What is a bit different about the Lifehouse infotainment system, built in association with Sony and with software provided by OneView, is the range of other services available. Each screen has a patient whiteboard which displays their attending doctor's name and photo, their rostered nurse's name and photo and their expected discharge date.

“That means they can be sure of their length of stay,” Ms Hadley said. “Unfortunately, this sort of information is not often provided to the patient.”

The patient controls the big screen through an iPad, which they can also use to take their own photo and upload it to the OneView system. The iPad is VOIP-enabled so it works as a communication device if they need it.

They can also use the system to access My Schedule, fill out surveys and order their own meals at any time, and the whole package is accessible to day patients and to family and friends on tablets and iPads with headphones.

While integrated meal ordering and access to pay TV and movies on demand are nothing new in hospitals these days, at Lifehouse the patient can order food at any time, the movies will be refreshed regularly and there is IT assistance 24 hours a day. And according to Ms Hadley, there is a strong reason for that.

“Some patients are regularly admitted so we need to keep the entertainment fresh, but more importantly, if the TV isn't working at 3am, that needs to be fixed for these patients. And they need to order food whenever they like – it's important for cancer patients to eat when they need to.”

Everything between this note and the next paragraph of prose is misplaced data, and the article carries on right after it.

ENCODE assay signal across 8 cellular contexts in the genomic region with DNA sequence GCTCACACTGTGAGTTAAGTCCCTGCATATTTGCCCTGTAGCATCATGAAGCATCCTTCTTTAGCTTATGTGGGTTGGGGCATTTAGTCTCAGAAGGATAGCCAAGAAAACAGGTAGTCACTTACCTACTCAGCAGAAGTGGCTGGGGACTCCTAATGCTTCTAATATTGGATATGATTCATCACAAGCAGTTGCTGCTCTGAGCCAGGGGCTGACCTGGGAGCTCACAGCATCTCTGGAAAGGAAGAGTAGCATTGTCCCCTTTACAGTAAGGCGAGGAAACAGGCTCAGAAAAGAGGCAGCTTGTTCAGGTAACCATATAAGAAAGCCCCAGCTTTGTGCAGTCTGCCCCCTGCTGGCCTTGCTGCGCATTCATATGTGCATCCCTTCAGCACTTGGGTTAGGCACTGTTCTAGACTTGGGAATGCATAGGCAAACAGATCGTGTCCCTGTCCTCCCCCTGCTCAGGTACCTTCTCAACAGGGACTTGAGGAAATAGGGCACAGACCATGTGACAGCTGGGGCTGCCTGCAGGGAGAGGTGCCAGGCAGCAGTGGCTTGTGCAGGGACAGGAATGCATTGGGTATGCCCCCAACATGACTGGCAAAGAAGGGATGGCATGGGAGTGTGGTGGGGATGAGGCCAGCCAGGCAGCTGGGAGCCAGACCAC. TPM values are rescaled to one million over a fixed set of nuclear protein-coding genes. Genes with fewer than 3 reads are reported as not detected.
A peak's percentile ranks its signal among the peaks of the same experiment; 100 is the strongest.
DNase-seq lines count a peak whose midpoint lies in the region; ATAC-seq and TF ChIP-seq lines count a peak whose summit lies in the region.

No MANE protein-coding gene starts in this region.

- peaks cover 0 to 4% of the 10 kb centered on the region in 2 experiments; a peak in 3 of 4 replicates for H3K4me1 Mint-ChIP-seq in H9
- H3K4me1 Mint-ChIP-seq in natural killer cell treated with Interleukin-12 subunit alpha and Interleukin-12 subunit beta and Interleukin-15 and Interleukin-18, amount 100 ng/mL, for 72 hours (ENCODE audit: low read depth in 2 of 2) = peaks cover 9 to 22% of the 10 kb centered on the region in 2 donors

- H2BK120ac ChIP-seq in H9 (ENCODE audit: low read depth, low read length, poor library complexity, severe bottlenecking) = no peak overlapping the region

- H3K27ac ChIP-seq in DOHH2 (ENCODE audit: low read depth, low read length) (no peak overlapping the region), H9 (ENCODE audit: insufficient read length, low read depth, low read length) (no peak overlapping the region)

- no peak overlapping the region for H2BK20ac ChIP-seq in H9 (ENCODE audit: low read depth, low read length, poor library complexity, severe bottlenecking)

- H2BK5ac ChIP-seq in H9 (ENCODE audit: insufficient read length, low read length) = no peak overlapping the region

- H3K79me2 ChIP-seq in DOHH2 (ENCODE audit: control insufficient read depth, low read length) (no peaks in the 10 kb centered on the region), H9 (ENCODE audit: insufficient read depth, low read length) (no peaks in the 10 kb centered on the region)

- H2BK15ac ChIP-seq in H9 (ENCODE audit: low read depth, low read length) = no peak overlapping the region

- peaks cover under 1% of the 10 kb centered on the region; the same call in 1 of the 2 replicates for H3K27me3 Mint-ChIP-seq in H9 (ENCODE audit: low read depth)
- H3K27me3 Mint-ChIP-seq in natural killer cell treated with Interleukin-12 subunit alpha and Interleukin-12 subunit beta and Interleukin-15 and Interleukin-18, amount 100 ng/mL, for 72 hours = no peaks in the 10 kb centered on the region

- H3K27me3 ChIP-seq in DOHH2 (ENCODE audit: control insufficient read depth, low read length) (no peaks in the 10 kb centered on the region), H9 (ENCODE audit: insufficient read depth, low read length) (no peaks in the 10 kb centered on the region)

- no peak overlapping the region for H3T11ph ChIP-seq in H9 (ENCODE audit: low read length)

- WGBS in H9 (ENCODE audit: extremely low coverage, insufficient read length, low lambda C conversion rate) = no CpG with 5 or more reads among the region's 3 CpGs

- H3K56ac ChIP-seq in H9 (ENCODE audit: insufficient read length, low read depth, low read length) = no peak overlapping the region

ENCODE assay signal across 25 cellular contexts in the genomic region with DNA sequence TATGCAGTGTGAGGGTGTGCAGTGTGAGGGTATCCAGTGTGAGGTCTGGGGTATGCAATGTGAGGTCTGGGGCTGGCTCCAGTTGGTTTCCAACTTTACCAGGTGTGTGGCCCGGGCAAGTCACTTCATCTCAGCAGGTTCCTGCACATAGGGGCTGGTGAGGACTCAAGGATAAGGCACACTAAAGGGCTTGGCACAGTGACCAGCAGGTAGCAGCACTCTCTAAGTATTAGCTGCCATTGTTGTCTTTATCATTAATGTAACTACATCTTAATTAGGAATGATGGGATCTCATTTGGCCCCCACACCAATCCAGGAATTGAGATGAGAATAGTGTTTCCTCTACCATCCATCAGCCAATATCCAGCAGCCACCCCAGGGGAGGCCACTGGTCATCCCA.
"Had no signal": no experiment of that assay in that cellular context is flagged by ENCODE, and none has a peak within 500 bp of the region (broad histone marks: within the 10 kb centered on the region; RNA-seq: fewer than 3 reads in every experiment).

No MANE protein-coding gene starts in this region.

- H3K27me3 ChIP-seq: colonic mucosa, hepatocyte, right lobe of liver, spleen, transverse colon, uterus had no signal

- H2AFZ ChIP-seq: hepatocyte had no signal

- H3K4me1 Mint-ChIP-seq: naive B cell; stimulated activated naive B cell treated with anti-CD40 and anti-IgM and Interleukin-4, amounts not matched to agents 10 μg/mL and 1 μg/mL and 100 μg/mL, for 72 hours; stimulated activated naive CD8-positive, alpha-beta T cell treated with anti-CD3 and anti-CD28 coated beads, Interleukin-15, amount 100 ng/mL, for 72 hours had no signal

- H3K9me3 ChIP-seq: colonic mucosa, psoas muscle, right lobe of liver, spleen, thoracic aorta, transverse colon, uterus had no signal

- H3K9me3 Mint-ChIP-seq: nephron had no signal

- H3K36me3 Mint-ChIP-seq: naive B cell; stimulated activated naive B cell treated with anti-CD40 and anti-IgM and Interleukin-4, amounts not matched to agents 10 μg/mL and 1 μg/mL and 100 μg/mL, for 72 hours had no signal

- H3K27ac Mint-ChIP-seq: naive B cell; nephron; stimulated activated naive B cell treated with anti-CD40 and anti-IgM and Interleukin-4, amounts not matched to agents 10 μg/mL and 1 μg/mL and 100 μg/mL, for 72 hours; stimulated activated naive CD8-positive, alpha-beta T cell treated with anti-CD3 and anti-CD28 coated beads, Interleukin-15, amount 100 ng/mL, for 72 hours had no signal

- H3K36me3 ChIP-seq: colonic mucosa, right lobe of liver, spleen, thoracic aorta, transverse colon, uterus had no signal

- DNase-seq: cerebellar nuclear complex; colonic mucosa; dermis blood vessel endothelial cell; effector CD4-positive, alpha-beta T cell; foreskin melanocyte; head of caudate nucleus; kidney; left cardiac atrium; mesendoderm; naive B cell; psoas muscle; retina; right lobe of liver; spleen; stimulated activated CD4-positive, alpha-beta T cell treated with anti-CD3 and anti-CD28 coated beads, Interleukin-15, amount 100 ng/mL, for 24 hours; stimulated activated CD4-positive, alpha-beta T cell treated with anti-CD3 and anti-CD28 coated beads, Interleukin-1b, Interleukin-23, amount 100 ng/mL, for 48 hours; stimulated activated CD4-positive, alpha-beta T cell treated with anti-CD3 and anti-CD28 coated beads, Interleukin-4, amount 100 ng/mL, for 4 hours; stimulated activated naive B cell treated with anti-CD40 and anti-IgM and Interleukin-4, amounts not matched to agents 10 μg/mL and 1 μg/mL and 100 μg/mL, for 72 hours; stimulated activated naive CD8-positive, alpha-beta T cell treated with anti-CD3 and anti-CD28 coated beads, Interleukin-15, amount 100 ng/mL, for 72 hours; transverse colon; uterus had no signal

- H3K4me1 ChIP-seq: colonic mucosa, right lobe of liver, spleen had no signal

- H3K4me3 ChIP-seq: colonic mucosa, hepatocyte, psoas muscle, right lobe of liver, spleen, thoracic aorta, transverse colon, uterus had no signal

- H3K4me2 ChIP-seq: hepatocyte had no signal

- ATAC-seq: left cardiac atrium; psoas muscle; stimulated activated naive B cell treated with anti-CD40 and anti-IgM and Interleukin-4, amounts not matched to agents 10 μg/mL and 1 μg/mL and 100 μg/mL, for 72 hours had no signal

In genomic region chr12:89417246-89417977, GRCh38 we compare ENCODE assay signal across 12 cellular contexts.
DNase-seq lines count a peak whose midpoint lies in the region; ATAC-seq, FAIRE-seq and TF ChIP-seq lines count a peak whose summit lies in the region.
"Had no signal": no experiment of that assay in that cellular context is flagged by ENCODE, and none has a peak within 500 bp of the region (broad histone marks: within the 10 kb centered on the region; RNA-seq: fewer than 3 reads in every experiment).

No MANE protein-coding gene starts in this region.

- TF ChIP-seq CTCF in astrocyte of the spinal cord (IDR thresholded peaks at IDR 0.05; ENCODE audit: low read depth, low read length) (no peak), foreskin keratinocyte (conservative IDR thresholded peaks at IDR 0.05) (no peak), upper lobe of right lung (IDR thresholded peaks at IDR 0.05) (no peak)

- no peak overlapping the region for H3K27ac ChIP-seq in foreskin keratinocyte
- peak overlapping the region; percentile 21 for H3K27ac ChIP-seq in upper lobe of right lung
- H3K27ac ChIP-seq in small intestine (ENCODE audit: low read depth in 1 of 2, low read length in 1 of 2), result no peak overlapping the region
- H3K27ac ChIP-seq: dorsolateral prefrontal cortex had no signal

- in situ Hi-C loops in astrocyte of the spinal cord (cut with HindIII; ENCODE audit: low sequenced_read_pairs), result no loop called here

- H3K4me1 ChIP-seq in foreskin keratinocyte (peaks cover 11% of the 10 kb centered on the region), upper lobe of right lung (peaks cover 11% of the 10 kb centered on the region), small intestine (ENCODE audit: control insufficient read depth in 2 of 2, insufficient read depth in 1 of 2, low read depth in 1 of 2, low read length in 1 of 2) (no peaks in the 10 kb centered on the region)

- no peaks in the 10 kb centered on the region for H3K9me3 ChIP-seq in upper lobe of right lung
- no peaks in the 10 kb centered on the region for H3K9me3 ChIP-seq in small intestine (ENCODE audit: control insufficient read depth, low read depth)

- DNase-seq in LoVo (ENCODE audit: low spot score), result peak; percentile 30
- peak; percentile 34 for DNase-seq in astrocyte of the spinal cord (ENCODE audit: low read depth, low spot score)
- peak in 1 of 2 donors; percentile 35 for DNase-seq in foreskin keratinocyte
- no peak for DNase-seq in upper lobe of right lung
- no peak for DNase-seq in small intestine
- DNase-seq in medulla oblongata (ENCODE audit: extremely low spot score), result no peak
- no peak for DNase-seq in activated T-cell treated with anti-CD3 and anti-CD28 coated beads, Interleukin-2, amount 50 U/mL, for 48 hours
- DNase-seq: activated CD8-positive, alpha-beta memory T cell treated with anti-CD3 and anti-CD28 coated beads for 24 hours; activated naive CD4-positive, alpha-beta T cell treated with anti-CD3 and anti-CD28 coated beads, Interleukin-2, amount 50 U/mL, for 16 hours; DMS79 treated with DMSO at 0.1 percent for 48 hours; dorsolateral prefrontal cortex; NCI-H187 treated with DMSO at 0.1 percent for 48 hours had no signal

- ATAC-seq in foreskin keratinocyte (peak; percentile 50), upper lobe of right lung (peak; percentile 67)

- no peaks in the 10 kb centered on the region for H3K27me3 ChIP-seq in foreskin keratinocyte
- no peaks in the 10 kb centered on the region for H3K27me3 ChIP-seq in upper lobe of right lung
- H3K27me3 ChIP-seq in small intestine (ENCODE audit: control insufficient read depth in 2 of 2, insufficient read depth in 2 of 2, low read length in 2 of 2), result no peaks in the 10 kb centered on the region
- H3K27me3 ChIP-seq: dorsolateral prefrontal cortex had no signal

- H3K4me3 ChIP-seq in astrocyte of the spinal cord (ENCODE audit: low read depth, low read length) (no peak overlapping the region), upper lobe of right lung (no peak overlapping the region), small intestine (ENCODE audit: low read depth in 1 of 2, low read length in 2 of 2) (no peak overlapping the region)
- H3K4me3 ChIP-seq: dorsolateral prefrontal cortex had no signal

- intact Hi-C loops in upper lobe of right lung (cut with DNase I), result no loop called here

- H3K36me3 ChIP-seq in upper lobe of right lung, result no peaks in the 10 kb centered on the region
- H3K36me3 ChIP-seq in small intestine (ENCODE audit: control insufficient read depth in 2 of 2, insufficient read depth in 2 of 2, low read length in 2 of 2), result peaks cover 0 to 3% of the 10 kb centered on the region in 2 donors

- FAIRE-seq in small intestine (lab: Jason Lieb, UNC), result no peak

The screen also has real-time surveys so if the patient likes something or doesn't, it can be captured in real time. The survey system is managed Lifehouse's head of patient experience.

While the patients can operate the full system on the big screen through an iPad, if they simply want to watch the TV they can just push a button on the nurse call handset. The handset also has separate buttons to call for a glass of water or new linen, which is answered by housekeeping staff rather than interrupting a nurse.

Lifehouse is using the Responder 5 nurse call system, which allows the patient to talk directly into the handset to communicate with their nurse, meaning the nurse doesn't have to come all the way to the room if it's not urgent. Responder 5 has been integrated with a Cisco alert system so if the allocated nurse can't respond to a call, it is automatically escalated to the next nurse.

There is also a room and equipment management device near the door in each room that automates housekeeping and cleaning rotas. Nurses can simply press a button to ask for a discharge clean or a quick clean, and the system is also used to track infection risk.

Clinical systems